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Low Vitamin D Levels and Heart Disease Nashua NH

If your levels of vitamin D are too low, you may be at significantly increased risk for stroke, heart disease and death, a new study suggests. Researchers followed 27,686 people, aged 50 and older, with no history of cardiovascular disease. The participants were divided into three groups based on their vitamin D levels: normal (more than 30 nanograms per milliliter), low (15 to 30 nanograms per milliliter), or very low (less than 15 nanograms per milliliter).

Wendi A Cardeiro, MD, FACC
(603) 577-2039
PO Box 1184
Nashua, NH
Specialties
Cardiology
Gender
Male
Education
Graduation Year: 2007

Data Provided by:
Christopher Thomas Pyne, MD
(617) 273-8546
21 E Hollis St
Nashua, NH
Specialties
Cardiology
Gender
Male
Education
Medical School: Hahnemann Univ Sch Of Med, Philadelphia Pa 19102
Graduation Year: 1987

Data Provided by:
Peter Sam Hacker
(603) 883-2226
30 Dearborn St
Nashua, NH
Specialty
General Practice, Cardiology

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Yuka Endo, MD
(603) 549-7089
22 Bay Ridge Dr Apt L
Nashua, NH
Specialties
Cardiology
Gender
Male
Education
Graduation Year: 2007

Data Provided by:
Mark Joel Liebling, MD
(603) 883-5673
166 Kinsley St Ste 301
Nashua, NH
Specialties
Cardiology
Gender
Male
Education
Medical School: A Einstein Coll Of Med Of Yeshiva Univ, Bronx Ny 10461
Graduation Year: 1975

Data Provided by:
Steven Lee Schwartz, MD
(603) 577-2039
PO Box 1184
Nashua, NH
Specialties
Cardiology, Internal Medicine
Gender
Male
Education
Medical School: Suny-Hlth Sci Ctr At Brooklyn, Coll Of Med, Brooklyn Ny 11203
Graduation Year: 1984
Hospital
Hospital: Lahey Clinic, Burlington, Ma; Southern New Hampshire Regiona, Nashua, Nh
Group Practice: Lahey Cardiology

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Peter Tabor Klementowicz, MD
(603) 883-5673
166 Kinsley St Ste 301
Nashua, NH
Specialties
Cardiology
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Male
Education
Medical School: Tufts Univ Sch Of Med, Boston Ma 02111
Graduation Year: 1978

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Steven Paul Beaudette, MD
(603) 883-5673
166 Kinsley St
Nashua, NH
Specialties
Cardiology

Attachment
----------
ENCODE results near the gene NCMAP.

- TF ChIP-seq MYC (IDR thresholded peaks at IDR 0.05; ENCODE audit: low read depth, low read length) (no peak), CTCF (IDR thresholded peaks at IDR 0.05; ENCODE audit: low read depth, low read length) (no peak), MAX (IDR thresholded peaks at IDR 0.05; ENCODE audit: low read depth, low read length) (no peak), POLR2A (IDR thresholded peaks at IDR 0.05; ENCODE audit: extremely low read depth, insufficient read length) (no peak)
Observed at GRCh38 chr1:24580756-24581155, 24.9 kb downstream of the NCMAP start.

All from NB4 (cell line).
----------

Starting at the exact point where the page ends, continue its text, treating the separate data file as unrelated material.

Gender
Male
Education
Medical School: Tufts Univ Sch Of Med, Boston Ma 02111
Graduation Year: 1988

Data Provided by:
Paul Francis Boffetti
(603) 577-2780
8 Prospect St
Nashua, NH
Specialty
Cardiology, Internal Medicine

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Wendi Cardeiro
(603) 577-2039
8 Prospect St
Nashua, NH
Specialty
Cardiology, Cardiovascular Disease

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Low Vitamin D Levels and Heart Disease

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MONDAY, Nov. 16 (HealthDay News) -- If your levels of vitamin D are too low, you may be at significantly increased risk for stroke, heart disease and death, a new study suggests.

Researchers followed 27,686 people, aged 50 and older, with no history of cardiovascular disease. The participants were divided into three groups based on their vitamin D levels: normal (more than 30 nanograms per milliliter), low (15 to 30 nanograms per milliliter), or very low (less than 15 nanograms per milliliter).

After one year of follow-up, those with very low levels of vitamin D were 77 percent more likely to die, 45 percent more likely to develop coronary artery disease and 78 percent more likely to have a stroke, and twice as likely to develop heart failure compared to people with normal vitamin D levels, the researchers found.

"We concluded that among patients 50 years of age or older, even a moderate deficiency of vitamin D levels was associated with developing coronary artery disease, heart failure, stroke and death," study co-author Heidi May, an epidemiologist with the Intermountain Medical Center in Murray, Utah, said in a news release from the center.

"This is important because vitamin D deficiency is easily treated. If increasing levels of vitamin D can decrease some risk associated with these cardiovascular diseases, it could have a significant public health impact. When you consider that cardiovascular disease is the leading cause of death in America, you understand how this research can help improve the length and quality of people's lives," May added.

Because this was an observational study, a definitive link between vitamin D levels and heart disease couldn't be established, but the findings point to the need for further research, said study co-author Dr. Brent Muhlestein, director of cardiovascular research at Intermountain's Heart Institute.

"We believe the findings are important enough to now justify randomized treatment trials of supplementation in patients with vitamin D deficiency to determine for sure whether it can reduce the risk of heart disease," Muhlestein said in the news release.

The study was to be presented Monday at the American Heart Association's annual meeting in Orlando, Fla.

Vitamin D is obtained from sunlight and by consuming fatty fish or fortified dairy products, including milk.

More information

The U.S. National Library of Medicine has more about vitamin D.

SOURCE: Intermountain Medical Center, news release, Nov. 16, 2009

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